Mayors in France have banned people from falling ill in a bid to draw attention to the shortage of local doctors.
Nine mayors in Sarthe, a rural area west of Paris, signed a symbolic decree forbidding people from seeking medical care if they are sick or injured.
The decree is intended to warn the government about the difficulties in accessing healthcare in the area – it does not have any effect in law.
Dominique Dhumeaux, president of the association of rural mayors of Sarthe, urged the government to “tackle the problem head on”.
He told the BBC: “We want to alert the public authorities to the lack of doctors – it is the survival of our territory that is at stake.”
A shortage of beds, a lack of staff, and recently closed facilities were some of the factors that led the mayors to sign the “strong but symbolic act.”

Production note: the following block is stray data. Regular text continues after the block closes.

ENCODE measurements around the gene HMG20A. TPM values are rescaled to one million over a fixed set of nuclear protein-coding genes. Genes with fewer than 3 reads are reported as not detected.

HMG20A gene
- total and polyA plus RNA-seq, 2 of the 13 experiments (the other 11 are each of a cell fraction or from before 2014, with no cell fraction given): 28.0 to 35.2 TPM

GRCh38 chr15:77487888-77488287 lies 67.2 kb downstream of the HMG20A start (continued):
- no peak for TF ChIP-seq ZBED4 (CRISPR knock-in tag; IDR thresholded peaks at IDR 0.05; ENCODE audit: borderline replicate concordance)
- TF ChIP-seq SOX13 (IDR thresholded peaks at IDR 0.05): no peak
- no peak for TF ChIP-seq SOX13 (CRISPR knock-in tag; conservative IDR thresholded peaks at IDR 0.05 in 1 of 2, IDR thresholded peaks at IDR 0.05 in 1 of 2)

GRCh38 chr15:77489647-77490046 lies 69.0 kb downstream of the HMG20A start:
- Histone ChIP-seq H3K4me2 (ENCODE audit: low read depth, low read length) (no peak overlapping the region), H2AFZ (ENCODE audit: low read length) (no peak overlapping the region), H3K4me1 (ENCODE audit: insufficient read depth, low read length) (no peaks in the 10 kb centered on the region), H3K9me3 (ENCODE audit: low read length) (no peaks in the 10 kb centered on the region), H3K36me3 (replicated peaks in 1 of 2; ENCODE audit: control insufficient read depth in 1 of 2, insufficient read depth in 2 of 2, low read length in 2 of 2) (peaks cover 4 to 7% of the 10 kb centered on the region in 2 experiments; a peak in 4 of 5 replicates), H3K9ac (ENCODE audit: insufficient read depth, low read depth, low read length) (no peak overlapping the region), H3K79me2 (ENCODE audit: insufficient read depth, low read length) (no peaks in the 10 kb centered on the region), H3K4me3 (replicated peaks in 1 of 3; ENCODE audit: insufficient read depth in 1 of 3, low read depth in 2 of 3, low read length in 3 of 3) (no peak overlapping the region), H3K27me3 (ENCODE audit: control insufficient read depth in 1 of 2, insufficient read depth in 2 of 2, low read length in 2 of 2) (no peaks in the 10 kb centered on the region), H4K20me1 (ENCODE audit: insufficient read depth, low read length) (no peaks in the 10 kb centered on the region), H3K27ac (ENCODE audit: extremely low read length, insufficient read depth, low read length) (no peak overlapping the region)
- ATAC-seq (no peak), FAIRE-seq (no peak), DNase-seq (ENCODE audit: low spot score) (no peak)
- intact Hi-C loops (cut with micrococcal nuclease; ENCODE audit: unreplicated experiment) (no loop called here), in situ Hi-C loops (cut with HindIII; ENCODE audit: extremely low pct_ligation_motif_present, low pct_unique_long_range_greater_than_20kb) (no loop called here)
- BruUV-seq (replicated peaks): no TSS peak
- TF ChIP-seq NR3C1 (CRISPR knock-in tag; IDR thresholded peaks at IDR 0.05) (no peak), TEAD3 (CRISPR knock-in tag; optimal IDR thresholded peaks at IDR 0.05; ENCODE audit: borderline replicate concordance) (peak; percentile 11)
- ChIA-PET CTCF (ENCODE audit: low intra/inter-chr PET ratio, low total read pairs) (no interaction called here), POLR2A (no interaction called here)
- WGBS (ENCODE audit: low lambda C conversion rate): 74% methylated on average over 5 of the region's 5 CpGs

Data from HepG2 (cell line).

The four-article decree is written in an ironic tone, and states that it is prohibited “to be born with health problems in the area”.
It also suggests that if one wishes to “access efficient health services” they should move to Paris.
Mr Dhumeaux urged other mayors in the area to sign the decree as he said patients were at risk due to the distance they must travel to get to a hospital.
Of the 560,000 people who live in the area, 70,000 of them do not have access, he said.
Protests about the French healthcare system have been ongoing over the past year, as doctors joined with teachers and lawyers to demonstrate their discontent with the government.
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